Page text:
By Jeremy Niass @JeremyNiass
Capsule hotels have long been popular in Japan. Since their introduction in the 1970s, capsule hotels have spread across the world, eventually finding their way to Australia.
But what is a capsule hotel?
A capsule hotel is a hotel where your room is a small “pod”, with two pods stacked on top of each other (similar to a bunk bed). Each room gets a little door that gives you an extra sense of privacy.
All other facilities (kitchen, bathroom, and laundry) are shared between guests.
There are currently two capsule hotels in Sydney: The Capsule Hotel and Space Q Capsule Hotel.
Both located on George Street, their central location is appealing. As is the price, too – a search on Booking.com reveals the starting price of a room is $53.
But is the experience of a capsule hotel worth it? I stayed at both hotels to find out.
The capsules had a futuristic vibe. Their design made me feel I was on a spaceship.
The rooms were quite spacious, given their compact nature. I had a reasonable amount of space to move around and I never felt as if I was crammed into the capsule.
This spaciousness owes much to the colour choice. The colours in the capsule were neutral, with white the predominant colour.
Because my senses of touch and sight were not overloaded, I felt calm and at ease.
There were multiple lights in each capsule, most of which could have their brightness adjusted. I was pleasantly surprised to find that each capsule was well lit, and it was useful for when I wanted to read a book.
The capsules weren’t too hot or stuffy. Each capsule had air-conditioning, and if I felt too hot I would leave my door open to make the capsule cooler.
Combine all of this with a firm mattress and pillow, and I found the capsules to be quite comfortable.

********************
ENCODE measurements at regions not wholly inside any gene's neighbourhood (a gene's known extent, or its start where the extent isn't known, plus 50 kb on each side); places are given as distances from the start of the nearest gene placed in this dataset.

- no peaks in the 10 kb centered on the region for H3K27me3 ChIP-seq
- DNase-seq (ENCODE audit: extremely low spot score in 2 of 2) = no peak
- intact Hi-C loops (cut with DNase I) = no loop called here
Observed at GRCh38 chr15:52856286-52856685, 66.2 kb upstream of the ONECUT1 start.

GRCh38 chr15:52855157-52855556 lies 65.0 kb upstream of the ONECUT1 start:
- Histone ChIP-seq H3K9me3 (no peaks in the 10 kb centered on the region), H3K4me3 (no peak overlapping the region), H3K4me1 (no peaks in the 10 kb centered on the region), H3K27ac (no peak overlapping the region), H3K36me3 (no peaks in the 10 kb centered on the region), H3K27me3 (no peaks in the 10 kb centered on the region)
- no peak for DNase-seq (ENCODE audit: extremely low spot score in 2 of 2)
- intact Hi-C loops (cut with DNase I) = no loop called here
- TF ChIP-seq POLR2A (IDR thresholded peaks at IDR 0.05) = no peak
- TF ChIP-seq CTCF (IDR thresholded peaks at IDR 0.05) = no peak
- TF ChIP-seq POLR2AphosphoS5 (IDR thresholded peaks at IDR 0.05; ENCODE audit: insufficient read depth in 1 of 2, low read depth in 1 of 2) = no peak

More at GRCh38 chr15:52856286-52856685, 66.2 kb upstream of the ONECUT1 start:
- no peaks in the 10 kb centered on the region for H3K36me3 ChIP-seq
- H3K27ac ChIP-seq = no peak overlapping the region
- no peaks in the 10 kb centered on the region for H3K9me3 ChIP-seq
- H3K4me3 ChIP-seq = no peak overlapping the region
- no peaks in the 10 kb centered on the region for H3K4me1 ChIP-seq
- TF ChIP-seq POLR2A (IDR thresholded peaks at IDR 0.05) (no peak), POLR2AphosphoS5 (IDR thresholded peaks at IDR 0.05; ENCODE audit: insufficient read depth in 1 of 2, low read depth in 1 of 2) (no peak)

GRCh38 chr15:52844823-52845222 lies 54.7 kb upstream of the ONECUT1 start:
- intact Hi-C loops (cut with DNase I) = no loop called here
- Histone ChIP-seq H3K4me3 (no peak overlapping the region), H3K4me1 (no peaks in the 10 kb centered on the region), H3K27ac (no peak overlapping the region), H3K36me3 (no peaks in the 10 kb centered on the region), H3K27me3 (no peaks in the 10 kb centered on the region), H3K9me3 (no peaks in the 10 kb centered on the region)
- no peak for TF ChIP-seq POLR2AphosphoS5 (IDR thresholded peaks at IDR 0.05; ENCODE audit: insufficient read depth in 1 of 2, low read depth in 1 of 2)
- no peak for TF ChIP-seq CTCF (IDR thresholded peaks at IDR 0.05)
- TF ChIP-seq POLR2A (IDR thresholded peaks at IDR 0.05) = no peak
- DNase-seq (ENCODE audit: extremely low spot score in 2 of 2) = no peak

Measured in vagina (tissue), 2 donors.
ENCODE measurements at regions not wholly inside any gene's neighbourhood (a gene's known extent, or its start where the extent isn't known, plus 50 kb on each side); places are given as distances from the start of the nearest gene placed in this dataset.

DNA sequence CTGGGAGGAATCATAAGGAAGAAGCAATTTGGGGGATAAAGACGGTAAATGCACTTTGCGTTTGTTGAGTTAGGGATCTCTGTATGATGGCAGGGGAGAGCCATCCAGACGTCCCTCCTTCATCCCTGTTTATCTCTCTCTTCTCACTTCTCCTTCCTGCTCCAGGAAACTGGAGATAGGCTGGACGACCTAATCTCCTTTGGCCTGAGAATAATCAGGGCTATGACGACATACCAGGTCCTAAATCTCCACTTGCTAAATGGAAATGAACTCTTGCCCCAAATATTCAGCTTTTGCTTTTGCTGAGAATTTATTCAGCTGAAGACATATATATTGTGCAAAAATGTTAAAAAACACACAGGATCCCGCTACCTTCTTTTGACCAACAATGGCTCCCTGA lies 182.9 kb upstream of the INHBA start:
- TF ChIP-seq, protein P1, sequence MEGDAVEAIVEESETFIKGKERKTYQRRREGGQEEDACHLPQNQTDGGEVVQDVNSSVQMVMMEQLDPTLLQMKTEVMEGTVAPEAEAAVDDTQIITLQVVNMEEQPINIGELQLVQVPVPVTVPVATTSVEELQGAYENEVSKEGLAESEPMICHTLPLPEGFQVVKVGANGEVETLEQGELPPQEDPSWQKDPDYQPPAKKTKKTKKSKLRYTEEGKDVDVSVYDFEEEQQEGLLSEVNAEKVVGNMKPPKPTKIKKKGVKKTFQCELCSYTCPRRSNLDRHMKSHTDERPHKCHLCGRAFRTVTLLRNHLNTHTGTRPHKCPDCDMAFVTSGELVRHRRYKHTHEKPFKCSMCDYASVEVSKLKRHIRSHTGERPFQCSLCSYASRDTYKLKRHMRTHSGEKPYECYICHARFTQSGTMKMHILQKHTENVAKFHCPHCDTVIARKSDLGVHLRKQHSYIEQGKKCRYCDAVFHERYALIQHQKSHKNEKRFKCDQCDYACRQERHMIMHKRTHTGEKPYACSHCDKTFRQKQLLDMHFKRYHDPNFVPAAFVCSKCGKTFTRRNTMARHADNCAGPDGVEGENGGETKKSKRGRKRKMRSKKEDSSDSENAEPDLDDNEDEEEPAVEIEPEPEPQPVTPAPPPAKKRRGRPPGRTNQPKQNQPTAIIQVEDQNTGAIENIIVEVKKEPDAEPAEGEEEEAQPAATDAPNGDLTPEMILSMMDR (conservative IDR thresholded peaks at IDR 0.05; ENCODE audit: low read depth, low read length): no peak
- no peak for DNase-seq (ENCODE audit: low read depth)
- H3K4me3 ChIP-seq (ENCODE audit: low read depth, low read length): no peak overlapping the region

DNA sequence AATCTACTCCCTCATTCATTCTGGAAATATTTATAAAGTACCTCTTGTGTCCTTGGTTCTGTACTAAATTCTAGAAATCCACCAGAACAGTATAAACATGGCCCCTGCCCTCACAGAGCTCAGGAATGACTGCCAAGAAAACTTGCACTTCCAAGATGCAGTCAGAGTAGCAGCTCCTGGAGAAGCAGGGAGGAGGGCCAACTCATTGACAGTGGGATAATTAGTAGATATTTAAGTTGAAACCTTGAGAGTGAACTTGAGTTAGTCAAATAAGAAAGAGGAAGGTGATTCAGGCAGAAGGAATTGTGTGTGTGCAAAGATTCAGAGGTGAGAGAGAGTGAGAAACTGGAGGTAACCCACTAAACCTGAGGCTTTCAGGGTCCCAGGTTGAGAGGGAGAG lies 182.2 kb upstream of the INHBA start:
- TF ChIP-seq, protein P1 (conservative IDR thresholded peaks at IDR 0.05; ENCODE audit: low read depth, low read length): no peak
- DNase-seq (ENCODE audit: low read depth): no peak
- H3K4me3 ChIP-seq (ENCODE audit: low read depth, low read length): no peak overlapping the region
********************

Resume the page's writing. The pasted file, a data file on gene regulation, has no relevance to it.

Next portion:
There was the occasional noisy person or a door banging, but it wasn’t disruptive enough to the point I regretted staying at the hotel. Overall, getting a good night’s sleep wasn’t too hard.
There wasn’t much room in the capsule for storing my belongings. I managed to fit my valuable possessions inside, but that was about it.
To compensate for this, each hotel had a storage locker. They weren’t super large, and depending on what I was carrying with me, I had to leave my suitcase on the floor (alongside the suitcases of the other guests).
The facilities at each hotel were adequate.
The kitchens were generously sized and had some appliances. I didn’t do any cooking, but I could easily make a cup of coffee or tea – noting that I supplied my own coffee and teabags.
Depending on the floor of the hotels, there were two toilets and two bathrooms. But I never experienced a line up.
Being shared facilities, their cleanliness is conditional on the courtesy of other guests. And yes, the facilities can sometimes be a little bit messy.
But I found the cleaners did a reasonable job of cleaning up any mess, such as a dirty kitchen sink.
On the topic of people, I found the people at each hotel to be friendly. A smile and hello at my end was always returned in kind.
Is it for you?
Should you consider staying at a capsule hotel?
It likely comes down to your expectations. I enjoyed staying there, but I had to adjust my expectations for the fact that I was sharing facilities with numerous people.
What I liked most about capsule hotels was the atmosphere created by staying with so many people. Each hotel never felt dull, and it was great to meet people from different backgrounds.
I recommend treating capsule hotels similarly to a hostel but with more privacy. If you approach them this way, I don’t think you’ll be disappointed.
But if you don’t like small spaces or sharing facilities, or you are a light sleeper, then a capsule hotel might not be for you.
I think capsule hotels are worth trying – and for the price, I don’t think you’ll feel that you have lost much if you decide they aren’t for you.
Feature Image: Space Q Capsule Hotel is one of two capsule hotels in Sydney. Photo: YouTube